WWF update # 1

Cambodian conservation work – not just a man’s world - by Porny You, World Wildlife Foundation (WWF)
Women are working as hard and sweating as much as the men in WWF conservation programs in remote areas of Kampuchea. In WWF-Cambodia’s Srepok Wilderness Area Project (SWAP), in the country’s eastern plains, Khmer, foreign and local indigenous Phnong women play a vital role in preserving the Mondulkiri Protected Forest (MPF). Hy Somaly, a Phnong indigenous woman, joined SWAP’s Community Extension Team to inform and educate the indigenous community on the importance of wildlife conservation. “I have to go to different communities to inform and educate them on how to improve their livelihoods with sustainable natural resources use”, she explains. It is testament to Somaly’s skills and talents that she can work across three cultures – her own, Khmer and that of her foreign colleagues. Her Khmer colleague, Att Sreynak, a data assistant with the Srepok project, notes that though Khmer and Phnong people have different traditions, they can work together very effectively to reach the projects goals. “Luckily Somaly can speak Khmer, so there is no language barrier between her and other colleagues”, she says.Sreynak is no stranger to hard work on the project. While collecting data, she often has to walk long distances into the forest. She acknowledges it is quite demanding, but would never let the mainly male ranger team that accompanies her know. “Even though the conditions can be quite bad, especially in the rainy season – we would never give up – because we are responsible for getting the job done”, she says.
As SWAP has planned to develop its site for ecotourism, Olga van den Pol has been a recent new female addition to team, joining as ecotourism team leader. Originally from Holland and fluent in many languages, she is still struggling with the Khmer language. “Though I cannot speak Khmer language, I can ask for help from any Khmer colleagues who can interpret for me. The system works and we recently had a reward from our conservation efforts with the “capture” by a camera trap, of one tiger we knew was in the forest, but which we had not seen for two years. It was good to know it was still thriving in the forest area we are protecting and developing”, she explains. She hoped, as a result of WWF-Cambodia’s work in this area, that wildlife populations would increase and alternative livelihoods could be developed to reduce the local communities’ dependence on natural resource use. The MPF is a quiet place with fresh air and bird sounds, where some people wish to visit or stay at for a while for pleasure. However, as it has not yet been developed as an ecotourism site, it also can be considered as a dangerous place, in particular for women who live there for work. All rangers and police have to leave their posts to go patrolling – leaving only women, who are chef and cleaners at the posts. According to Keo Sopheak, senior SWAP officer, women do not dare to walk at night around in the open, because they are afraid of dangerous wildlife. “I can not blame them as in the past we have seen tiger tracks around the camp sites. It is not only wildlife that is dangerous, humans can be worse with hunters and poachers who might take the opportunity to visit the post sites while the rangers and police are not there”, he said. “Though they feel scared, these women never ever give up their work. They all play a vital role in supporting WWF-Cambodia’s conservation work by keeping our staff strong and healthy. Working in the hard conditions of the forest might seem like a job more suited to a man, but in the SWAP, the women play just as important a role at every level of our conservation work”, Sopheak says. Link: WWF.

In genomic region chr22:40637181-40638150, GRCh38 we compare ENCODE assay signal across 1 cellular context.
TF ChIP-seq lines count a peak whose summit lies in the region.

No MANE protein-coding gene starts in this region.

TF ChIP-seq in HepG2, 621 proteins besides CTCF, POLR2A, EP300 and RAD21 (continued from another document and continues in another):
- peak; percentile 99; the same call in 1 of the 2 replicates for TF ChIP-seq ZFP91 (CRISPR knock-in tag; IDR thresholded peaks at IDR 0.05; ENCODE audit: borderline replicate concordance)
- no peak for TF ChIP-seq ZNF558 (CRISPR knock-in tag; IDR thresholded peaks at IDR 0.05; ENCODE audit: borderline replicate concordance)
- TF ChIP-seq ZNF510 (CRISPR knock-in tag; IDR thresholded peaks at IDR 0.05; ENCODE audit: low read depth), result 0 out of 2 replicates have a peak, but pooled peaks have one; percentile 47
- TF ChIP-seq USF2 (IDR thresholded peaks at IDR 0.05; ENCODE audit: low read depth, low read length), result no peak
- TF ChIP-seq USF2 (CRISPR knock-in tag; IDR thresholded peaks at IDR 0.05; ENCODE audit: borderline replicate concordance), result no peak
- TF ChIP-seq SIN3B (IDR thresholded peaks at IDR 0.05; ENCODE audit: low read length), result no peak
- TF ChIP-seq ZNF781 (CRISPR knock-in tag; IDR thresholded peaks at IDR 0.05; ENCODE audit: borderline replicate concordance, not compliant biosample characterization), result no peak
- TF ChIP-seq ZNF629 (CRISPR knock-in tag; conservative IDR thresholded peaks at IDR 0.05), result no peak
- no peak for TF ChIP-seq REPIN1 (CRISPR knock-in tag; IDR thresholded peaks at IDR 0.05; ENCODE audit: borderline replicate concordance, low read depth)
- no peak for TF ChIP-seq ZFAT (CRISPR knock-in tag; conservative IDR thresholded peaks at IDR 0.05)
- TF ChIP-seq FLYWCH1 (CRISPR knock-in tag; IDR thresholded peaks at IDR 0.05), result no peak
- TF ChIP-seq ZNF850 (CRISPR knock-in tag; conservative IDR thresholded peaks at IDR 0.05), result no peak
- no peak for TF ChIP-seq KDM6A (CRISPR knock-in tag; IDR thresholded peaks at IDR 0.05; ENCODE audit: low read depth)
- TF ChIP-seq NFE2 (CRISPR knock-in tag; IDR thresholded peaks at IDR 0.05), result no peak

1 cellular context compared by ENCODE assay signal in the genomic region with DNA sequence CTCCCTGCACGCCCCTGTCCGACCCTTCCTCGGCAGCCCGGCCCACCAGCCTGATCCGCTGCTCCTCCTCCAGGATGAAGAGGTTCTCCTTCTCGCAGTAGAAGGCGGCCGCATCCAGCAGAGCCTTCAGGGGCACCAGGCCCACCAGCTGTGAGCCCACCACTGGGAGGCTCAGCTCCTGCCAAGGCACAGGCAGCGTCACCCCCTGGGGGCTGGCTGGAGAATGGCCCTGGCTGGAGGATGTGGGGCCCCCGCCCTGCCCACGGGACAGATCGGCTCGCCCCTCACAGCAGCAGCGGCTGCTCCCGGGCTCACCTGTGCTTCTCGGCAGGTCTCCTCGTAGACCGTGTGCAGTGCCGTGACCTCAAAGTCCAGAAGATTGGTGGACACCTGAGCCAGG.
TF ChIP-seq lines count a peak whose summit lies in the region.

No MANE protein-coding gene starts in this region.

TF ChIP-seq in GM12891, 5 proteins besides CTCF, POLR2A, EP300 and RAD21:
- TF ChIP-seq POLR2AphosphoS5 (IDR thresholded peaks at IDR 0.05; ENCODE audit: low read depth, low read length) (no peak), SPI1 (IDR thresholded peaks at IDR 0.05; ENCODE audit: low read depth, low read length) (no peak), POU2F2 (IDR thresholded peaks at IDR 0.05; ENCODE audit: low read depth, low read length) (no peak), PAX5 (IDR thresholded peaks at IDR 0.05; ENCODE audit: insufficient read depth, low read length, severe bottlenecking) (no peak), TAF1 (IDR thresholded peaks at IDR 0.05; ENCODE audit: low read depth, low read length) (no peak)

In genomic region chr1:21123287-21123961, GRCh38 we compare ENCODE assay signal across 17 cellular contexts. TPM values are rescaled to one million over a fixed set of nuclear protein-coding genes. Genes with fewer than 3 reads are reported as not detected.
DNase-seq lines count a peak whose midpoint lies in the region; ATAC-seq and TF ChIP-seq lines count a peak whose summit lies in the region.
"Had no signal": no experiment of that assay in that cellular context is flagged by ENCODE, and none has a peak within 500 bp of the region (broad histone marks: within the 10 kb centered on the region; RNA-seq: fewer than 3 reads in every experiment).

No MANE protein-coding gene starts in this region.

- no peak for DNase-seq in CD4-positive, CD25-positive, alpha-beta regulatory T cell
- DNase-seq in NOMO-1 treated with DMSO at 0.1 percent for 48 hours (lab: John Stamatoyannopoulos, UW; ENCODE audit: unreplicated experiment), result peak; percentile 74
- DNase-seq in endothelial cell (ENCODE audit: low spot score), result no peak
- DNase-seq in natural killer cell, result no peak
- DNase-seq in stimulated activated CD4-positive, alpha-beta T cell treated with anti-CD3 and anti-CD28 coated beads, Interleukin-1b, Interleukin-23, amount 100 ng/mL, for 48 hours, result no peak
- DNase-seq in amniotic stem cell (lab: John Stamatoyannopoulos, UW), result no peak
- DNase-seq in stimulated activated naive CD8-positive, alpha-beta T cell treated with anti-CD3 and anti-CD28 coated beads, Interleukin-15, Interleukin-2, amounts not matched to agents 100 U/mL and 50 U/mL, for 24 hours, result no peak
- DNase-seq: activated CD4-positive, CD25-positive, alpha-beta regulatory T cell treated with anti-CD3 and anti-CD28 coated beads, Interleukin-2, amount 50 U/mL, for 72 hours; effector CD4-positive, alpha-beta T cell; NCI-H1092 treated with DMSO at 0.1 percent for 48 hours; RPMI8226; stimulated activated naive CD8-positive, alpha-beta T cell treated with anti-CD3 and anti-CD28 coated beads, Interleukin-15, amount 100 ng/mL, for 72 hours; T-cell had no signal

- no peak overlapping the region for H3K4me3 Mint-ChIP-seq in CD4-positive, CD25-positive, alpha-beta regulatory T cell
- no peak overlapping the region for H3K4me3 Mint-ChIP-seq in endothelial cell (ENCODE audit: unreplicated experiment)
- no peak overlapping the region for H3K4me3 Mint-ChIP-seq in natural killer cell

Angkor Pass

The new 1-day Angkor pass with photo - please excuse the mug-shot!